In 2019, Ballotpedia covered a total of 151 recall efforts against 230 elected officials. Of the 66 officials whose recalls made it to the ballot, 34 were recalled for a rate of 52%. That was lower than the 63% rate and 57% rate for 2018 and 2017 recalls, respectively.

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Voters decide municipal and school board races in Chesapeake and Norfolk, Virginia

Chesapeake and Norfolk, Virginia, held nonpartisan general elections for municipal and school board offices on May 19, 2020.

Candidates ran in elections for the following offices:

Mayor of Chesapeake
• Incumbent Richard West defeated Lenard Myers, Steffanie Aubuchon, and Palmer Smith.

Chesapeake City Council
• Don Carey III and incumbents S.Z. Ritter and Robert Ike won at-large seats on the nine-member council.

Chesapeake School Board
• Angie Swygert and incumbents Samuel Boone, Victoria Proffitt, and Tom Mercer won at-large seats on the nine-member school board.

Mayor of Norfolk
• Incumbent Kenny Alexander ran unopposed.

Norfolk City Council
• Incumbents Andria McClellan and Angelia Williams Graves won re-election to their city council seats in Superwards 6 and 7, respectively. Both ran unopposed.

Norfolk School Board
• Incumbents Noelle Gabriel and Rodney Jordan won re-election to the school board in Superwards 6 and 7, respectively.

Norfolk and Chesapeake are the second- and third-most populous cities in Virginia and the 80th- and 90th-most populous in the U.S.

Together, the Norfolk and Chesapeake school districts served a total of 71,422 students during the 2017-2018 school year.

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Portland voters approve income tax to fund homeless services and gas tax renewal

Voters in the Portland Metro area in Oregon approved Measure 26-210 on Tuesday, authorizing an income surtax and business tax to fund homeless services. The measure authorizes a 1% tax on household income above $200,000 and individual income above $150,000 and a 1% profit tax on businesses with gross receipts higher than $5 million. The income tax was designed to be on resident and non-resident income earned within the Metro area.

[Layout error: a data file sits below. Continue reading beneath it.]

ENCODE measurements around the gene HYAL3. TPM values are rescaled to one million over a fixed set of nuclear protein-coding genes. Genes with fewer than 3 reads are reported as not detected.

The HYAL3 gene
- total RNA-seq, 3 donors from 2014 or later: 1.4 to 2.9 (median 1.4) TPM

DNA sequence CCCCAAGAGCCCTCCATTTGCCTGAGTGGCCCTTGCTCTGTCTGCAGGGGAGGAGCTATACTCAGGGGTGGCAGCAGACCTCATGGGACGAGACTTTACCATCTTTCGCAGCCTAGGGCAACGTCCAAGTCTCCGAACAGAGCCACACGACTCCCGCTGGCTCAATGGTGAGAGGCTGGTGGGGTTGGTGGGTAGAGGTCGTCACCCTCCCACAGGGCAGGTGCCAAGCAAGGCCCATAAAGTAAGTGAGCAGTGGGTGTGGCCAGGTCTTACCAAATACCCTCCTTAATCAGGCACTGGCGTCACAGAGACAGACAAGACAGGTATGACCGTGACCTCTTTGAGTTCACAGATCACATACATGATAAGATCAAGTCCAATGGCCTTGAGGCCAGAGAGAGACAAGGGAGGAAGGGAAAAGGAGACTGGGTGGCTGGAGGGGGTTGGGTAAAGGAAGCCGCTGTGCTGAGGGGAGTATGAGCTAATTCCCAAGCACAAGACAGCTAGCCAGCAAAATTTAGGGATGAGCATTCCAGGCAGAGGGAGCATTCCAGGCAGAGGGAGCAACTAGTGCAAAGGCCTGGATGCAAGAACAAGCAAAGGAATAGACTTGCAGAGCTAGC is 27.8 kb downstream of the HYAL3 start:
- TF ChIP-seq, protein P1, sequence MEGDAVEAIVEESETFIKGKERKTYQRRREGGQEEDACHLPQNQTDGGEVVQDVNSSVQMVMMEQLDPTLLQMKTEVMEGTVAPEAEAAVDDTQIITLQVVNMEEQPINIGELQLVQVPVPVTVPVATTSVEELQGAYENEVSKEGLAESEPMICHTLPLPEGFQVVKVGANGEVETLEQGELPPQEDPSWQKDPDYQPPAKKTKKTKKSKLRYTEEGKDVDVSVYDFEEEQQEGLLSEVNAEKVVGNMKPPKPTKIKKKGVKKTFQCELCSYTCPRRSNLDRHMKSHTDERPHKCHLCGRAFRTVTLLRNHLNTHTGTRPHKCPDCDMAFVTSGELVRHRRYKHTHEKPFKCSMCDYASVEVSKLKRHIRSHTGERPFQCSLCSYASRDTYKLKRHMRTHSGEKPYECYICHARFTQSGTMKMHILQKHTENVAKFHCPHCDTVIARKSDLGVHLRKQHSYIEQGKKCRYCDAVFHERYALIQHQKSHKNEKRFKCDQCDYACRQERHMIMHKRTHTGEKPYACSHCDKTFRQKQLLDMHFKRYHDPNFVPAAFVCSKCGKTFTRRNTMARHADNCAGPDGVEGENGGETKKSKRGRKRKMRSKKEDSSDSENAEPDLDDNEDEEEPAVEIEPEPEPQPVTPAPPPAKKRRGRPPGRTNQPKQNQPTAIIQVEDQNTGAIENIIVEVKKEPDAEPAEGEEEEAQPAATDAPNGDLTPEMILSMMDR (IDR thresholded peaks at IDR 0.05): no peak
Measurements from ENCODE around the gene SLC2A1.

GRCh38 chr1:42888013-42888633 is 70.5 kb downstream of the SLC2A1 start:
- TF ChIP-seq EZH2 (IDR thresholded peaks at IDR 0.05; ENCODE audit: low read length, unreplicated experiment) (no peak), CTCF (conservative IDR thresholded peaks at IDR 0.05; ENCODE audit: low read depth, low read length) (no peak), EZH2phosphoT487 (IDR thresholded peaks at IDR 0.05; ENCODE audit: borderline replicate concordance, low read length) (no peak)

Metro officials estimated the combined revenue of the income and business taxes to be $248 million per year. The tax would take effect in 2021 and expire in 2030. Measure 26-210 required that the revenue raised by the income and business taxes be divided according to the proportion expected to be received from the three counties that make up Portland Metro. Multnomah County was set to receive 45.3% of the revenue, Washington County was set to receive 33.3%, and Clackamas County was set to receive 21.3%. A 20-member oversight committee will be formed to conduct and publish annual financial audits.

Vote totals available as of Wednesday afternoon showed voters approving Measure 26-210 by a vote of 63% to 37%. Voters in Multnomah county approved the measure by a vote of 77% in favor to 23% opposed. Voters in Washington County approved the measure by a vote of 52% in favor to 48% opposed. Voters in Clackamas county rejected the measure by a vote of 53% opposed to 47% in favor. Here Together Coalition led the campaign in support of Measure 26-210. Alliance for an Affordable Metro led the campaign in opposition to Measure 26-210.

Portland voters also approved Measure 26-209 to authorize the renewal of the city’s gas tax for four years at a rate of $0.10 per gallon and dedicate revenues to infrastructure repairs. City officials estimated the gas tax would raise $74.5 million over four years. The $0.10 gas tax was first approved in 2016. Vote totals available as of Wednesday afternoon showed voters approving Measure 26-209 by a vote of 77% to 23%. The measure was approved in each county.